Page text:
Leiden University
Zeeman, Lorentz & the electron
windows - collection Kamerlingh Onnes Laboratory

Stained glass windows by Harm Kamerlingh Onnes (a nephew of the physicist), depicting the experimental discovery by Zeeman (top and bottom) and the theoretical explanation by Lorentz (center).

Logo of the Instituut-Lorentz

The logo of the Lorentz Foundation is abstracted from these stained glass windows. See more logo's at our logo contest page.

It is often said that the electron was discovered in 1897 by J.J. Thomson. That is an oversimplification. The idea of an atomic unit of charge was probably formulated for the first time by Faraday in connection with his experiments on electrolysis. But this idea did not easily fit in with the notion of an electromagnetic field. Hendrik Antoon Lorentz modified and completed Maxwell's theory of electromagnetism. In his theory the electric and magnetic properties of matter are interpreted in terms of the motion of charged atomic particles. A magnetic field exerts a force on these particles, now called the "Lorentz force". In 1896 Pieter Zeeman, then an experimental physicist in Leiden, made a surprising discovery: the splitting of spectral lines by a magnetic field. Lorentz was able to explain the new phenomenon with his electron theory. He concluded that the radiation of atoms consisted of negatively charged particles with a very small mass. In 1902 the two researchers jointly received the Nobel Prize in Physics.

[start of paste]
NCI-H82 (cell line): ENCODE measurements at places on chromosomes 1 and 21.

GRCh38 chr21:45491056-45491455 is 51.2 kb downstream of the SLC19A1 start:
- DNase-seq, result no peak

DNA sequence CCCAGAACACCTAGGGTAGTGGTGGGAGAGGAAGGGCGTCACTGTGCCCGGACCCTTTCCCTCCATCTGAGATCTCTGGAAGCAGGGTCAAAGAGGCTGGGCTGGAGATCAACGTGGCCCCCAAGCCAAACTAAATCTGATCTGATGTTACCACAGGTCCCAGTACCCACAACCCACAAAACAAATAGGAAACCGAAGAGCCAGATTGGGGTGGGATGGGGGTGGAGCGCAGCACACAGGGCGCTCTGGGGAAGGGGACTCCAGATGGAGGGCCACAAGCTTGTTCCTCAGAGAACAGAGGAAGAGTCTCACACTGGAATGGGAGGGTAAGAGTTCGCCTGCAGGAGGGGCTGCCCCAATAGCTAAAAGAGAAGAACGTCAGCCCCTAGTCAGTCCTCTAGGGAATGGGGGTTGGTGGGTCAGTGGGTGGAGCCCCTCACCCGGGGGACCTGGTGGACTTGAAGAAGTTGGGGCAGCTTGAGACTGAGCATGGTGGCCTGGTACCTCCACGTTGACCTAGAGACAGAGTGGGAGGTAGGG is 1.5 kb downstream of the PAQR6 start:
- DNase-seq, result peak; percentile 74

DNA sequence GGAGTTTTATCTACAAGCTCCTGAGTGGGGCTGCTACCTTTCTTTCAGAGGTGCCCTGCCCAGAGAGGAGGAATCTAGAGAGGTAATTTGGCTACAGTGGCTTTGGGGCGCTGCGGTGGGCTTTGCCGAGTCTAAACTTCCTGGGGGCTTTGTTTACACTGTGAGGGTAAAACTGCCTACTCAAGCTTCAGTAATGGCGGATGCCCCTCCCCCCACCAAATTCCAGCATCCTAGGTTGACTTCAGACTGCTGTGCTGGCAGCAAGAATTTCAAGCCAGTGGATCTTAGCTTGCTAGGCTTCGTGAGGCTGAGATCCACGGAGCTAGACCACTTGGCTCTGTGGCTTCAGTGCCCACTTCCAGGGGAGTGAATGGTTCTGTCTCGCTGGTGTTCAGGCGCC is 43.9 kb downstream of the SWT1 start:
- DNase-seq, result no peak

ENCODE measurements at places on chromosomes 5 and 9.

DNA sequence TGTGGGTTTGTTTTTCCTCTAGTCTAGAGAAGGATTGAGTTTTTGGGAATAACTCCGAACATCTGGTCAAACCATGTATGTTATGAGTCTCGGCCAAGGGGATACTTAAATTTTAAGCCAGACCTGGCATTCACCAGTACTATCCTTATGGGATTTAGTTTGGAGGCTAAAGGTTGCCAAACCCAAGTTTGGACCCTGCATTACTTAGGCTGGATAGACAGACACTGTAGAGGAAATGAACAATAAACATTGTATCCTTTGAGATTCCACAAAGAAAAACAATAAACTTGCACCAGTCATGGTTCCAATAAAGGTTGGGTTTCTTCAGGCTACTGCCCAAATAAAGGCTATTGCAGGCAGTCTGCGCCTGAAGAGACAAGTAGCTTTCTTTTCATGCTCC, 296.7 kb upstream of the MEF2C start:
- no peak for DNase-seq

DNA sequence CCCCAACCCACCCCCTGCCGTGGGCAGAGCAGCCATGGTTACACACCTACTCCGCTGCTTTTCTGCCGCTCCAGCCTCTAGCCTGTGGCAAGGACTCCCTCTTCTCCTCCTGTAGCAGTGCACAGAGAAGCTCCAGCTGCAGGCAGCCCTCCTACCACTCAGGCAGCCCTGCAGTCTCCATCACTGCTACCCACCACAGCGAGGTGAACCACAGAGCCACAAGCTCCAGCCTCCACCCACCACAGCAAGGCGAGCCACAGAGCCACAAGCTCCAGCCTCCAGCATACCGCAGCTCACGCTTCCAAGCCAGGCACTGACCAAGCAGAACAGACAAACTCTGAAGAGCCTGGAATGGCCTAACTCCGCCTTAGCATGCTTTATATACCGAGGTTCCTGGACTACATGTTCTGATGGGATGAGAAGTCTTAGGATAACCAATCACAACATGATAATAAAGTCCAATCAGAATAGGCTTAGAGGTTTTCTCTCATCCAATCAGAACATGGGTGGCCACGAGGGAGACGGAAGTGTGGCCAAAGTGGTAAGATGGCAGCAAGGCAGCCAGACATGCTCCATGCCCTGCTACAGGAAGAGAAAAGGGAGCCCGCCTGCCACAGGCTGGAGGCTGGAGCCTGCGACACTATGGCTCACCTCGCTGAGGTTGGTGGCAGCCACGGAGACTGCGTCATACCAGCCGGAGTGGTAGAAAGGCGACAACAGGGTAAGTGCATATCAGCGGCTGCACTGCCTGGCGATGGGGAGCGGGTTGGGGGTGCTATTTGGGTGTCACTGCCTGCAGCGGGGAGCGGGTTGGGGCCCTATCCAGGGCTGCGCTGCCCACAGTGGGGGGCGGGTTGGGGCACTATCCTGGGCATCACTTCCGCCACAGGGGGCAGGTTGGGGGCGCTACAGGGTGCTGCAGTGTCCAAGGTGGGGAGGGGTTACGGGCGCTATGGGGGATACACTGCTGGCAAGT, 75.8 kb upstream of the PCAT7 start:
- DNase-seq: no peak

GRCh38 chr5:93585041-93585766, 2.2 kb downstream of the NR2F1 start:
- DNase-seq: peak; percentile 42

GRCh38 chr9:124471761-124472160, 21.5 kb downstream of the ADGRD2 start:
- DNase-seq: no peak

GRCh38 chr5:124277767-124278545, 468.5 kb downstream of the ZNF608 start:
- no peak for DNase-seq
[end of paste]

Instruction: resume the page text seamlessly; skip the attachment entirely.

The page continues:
H.B.G. Casimir, Haphazard Reality (Harper & Row, New York, 1983)

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